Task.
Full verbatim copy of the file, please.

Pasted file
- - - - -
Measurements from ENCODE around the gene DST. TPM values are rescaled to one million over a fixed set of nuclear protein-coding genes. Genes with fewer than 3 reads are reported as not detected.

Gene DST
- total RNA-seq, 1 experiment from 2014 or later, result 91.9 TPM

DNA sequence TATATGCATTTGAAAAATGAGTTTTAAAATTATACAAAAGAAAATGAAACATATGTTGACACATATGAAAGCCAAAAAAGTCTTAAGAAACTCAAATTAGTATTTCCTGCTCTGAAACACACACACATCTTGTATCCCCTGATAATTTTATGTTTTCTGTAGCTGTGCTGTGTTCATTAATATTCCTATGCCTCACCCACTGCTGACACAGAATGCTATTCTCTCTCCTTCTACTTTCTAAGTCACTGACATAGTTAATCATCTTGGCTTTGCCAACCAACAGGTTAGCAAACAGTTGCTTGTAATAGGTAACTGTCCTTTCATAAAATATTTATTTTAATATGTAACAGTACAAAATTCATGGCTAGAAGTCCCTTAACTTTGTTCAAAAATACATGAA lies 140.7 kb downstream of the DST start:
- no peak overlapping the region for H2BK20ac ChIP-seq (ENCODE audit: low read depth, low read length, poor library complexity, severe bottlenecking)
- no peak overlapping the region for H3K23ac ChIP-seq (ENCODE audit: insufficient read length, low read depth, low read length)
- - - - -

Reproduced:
Measurements from ENCODE around the gene DST. TPM values are rescaled to one million over a fixed set of nuclear protein-coding genes. Genes with fewer than 3 reads are reported as not detected.

Gene DST
- total RNA-seq, 1 experiment from 2014 or later, result 91.9 TPM

DNA sequence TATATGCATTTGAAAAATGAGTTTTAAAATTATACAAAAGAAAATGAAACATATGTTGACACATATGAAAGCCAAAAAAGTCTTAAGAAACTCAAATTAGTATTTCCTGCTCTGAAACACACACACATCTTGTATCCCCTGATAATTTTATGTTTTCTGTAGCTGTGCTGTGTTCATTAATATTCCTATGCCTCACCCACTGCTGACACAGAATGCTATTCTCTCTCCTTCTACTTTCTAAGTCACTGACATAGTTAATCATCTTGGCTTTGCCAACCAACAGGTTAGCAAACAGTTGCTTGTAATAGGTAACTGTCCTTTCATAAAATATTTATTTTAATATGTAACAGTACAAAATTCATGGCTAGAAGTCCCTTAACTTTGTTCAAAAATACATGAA lies 140.7 kb downstream of the DST start:
- no peak overlapping the region for H2BK20ac ChIP-seq (ENCODE audit: low read depth, low read length, poor library complexity, severe bottlenecking)
- no peak overlapping the region for H3K23ac ChIP-seq (ENCODE audit: insufficient read length, low read depth, low read length)